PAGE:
by Alexandra Chernyavskaya

Last week at the Safer Internet Forum (SIF) in Brussels, Belgium, Professor Sonia Livingstone launched the final report of the EU Kids Online project, a four year project to survey young people’s internet use. The report outlines key findings from an extensive body of research carried out by the European Commission funded project.

As compared to 2010, the latest research revealed some changes in the way children interact online and what they encounter. More children are involved in a range of online activities including visiting social networking sites, using instant messaging and downloading music and video. There has been a sharp increase in the proportion of kids who view online video clips (32% in 2010 and 59% in 2014) and who post and share content with other users (6% in 2010 and 20% in 2014).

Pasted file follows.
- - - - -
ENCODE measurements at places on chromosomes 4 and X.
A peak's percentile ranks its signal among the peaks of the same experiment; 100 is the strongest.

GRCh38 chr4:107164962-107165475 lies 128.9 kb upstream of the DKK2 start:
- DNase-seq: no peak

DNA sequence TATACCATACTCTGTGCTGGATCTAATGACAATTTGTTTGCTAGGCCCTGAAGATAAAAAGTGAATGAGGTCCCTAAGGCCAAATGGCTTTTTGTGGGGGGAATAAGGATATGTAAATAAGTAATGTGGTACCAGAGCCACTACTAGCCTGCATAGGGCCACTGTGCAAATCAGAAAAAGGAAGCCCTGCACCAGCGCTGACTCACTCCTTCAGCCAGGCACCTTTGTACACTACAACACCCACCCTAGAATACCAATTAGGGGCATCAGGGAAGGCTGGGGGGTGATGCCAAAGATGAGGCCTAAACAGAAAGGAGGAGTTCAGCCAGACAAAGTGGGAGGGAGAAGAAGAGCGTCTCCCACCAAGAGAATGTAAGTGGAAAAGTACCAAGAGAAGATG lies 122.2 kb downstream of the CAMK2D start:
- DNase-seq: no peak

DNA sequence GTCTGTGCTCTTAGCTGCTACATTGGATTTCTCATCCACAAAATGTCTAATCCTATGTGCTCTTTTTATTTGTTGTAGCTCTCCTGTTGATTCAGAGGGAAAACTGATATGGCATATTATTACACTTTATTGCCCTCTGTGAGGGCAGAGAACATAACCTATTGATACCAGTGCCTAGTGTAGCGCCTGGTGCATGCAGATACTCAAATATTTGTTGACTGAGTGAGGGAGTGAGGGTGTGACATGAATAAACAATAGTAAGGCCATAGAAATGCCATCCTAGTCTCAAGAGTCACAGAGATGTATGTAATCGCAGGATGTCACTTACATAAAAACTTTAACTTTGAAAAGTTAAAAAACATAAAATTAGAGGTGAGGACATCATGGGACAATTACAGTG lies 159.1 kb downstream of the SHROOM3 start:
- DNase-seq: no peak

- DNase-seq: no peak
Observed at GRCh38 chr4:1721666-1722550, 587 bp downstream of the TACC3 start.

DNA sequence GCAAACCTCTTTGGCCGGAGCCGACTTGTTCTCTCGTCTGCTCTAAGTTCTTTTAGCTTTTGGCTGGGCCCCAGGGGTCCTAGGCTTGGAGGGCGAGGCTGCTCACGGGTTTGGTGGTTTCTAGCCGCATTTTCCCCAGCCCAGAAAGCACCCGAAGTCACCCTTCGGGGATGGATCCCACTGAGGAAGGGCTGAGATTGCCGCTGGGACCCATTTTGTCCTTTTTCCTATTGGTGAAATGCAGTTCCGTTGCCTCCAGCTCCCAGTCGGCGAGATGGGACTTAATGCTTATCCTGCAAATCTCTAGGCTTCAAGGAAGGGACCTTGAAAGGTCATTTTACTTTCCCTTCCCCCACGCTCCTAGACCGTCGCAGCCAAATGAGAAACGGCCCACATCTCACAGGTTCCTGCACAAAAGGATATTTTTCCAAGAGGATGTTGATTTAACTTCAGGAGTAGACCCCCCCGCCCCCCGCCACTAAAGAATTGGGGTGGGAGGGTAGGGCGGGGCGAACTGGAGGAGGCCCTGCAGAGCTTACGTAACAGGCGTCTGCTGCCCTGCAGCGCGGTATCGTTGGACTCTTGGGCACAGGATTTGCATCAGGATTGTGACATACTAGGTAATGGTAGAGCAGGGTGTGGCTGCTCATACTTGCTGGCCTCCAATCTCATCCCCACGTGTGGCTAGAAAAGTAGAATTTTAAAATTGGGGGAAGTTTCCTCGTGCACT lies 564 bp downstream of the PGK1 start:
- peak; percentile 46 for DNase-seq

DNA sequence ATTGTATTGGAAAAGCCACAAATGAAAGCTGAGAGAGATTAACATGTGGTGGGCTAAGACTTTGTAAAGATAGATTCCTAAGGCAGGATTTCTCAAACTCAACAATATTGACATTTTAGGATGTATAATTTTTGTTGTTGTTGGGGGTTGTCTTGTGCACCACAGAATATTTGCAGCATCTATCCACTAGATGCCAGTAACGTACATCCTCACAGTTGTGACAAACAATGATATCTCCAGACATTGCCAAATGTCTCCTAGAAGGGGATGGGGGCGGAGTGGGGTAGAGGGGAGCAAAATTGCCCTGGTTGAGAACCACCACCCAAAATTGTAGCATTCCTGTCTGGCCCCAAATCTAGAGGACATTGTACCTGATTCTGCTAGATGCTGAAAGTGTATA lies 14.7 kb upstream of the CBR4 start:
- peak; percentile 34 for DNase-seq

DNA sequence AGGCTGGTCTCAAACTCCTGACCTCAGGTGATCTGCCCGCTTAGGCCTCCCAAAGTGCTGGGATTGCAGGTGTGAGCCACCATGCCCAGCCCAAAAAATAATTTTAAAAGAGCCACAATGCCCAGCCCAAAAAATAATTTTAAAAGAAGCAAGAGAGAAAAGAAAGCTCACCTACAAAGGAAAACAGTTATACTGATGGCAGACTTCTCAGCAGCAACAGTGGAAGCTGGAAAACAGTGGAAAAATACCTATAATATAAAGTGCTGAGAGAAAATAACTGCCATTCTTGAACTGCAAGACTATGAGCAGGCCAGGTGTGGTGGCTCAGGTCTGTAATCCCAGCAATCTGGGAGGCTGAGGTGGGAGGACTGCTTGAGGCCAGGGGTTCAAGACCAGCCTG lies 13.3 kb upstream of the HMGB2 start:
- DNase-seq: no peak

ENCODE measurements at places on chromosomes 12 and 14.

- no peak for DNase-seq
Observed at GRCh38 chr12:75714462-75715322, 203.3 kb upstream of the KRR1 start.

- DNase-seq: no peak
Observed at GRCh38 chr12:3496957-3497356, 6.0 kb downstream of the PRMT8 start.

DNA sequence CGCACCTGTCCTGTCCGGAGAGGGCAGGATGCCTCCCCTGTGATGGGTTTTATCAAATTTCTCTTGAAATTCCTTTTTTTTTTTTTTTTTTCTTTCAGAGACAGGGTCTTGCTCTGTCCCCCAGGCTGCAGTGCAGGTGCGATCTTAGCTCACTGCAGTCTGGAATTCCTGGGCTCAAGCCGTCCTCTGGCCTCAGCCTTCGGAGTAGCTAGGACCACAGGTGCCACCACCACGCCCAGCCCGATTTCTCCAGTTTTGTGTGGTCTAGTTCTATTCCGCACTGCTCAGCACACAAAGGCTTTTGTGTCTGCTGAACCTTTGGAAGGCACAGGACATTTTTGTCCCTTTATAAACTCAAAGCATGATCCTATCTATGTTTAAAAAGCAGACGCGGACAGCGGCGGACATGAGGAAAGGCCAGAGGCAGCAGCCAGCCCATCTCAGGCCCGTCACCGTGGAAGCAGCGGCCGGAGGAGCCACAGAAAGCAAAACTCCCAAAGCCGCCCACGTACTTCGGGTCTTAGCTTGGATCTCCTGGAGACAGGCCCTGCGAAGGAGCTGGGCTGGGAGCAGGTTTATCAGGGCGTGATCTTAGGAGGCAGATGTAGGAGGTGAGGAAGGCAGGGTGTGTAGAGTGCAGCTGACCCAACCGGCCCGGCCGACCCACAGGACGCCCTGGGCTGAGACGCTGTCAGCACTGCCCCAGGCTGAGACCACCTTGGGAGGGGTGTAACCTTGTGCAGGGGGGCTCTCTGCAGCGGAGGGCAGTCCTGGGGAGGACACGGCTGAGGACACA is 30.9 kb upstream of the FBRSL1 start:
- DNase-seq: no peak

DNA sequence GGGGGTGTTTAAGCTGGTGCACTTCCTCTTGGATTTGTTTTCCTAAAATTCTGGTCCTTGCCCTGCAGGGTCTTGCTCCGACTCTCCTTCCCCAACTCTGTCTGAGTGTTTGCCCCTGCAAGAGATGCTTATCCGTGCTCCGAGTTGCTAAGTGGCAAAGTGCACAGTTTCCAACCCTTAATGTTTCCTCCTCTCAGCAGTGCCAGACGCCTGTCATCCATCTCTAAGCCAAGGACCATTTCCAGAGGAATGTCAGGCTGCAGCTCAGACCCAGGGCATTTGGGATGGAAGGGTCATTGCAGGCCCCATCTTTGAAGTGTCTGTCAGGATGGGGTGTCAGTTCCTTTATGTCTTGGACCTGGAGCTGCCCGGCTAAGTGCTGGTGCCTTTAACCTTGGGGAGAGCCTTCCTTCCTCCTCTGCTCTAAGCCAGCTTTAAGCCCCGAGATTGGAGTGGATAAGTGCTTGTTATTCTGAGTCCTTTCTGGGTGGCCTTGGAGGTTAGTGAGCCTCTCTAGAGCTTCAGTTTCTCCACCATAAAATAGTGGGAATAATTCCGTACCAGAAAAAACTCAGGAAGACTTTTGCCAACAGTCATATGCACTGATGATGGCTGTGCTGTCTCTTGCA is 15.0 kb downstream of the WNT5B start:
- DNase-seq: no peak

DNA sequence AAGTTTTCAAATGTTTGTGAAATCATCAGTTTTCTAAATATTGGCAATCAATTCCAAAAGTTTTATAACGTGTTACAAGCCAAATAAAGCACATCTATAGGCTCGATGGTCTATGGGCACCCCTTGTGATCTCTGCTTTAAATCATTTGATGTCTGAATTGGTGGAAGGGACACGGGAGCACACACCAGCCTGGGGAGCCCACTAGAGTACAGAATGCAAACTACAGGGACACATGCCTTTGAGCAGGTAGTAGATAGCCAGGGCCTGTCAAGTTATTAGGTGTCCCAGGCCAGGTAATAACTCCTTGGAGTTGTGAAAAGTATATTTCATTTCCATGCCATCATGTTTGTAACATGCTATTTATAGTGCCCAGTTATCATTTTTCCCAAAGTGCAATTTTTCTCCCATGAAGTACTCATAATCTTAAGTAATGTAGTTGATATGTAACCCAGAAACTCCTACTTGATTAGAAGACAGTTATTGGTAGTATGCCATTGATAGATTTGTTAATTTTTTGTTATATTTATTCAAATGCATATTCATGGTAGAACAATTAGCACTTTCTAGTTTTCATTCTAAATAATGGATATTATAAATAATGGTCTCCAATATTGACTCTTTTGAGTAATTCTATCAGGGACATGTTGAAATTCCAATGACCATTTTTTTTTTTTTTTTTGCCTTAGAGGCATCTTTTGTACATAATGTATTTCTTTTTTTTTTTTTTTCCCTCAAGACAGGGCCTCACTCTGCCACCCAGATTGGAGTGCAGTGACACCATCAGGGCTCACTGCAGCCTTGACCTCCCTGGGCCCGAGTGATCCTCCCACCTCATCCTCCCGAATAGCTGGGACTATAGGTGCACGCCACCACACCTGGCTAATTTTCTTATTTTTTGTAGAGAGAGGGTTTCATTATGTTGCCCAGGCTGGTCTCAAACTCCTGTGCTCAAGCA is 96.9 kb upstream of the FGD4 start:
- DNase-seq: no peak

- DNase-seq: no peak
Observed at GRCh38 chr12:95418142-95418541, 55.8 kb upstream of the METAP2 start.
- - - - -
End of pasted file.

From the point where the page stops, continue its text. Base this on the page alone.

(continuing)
However, certain risks have also changed. Today, 11-16-year-olds are more likely than four years ago to be exposed to hate messages, pro-anorexia and self-harm content. Young people’s feedback about what upsets and bothers them online were very diverse. Top concerns voiced included encountering pornographic materials and real or realistic (as opposed to fictional) depictions of violence and cruelty. Still, online risks affect a minority rather than majority of young internet users.

You can find more information on EU Kids Online here.

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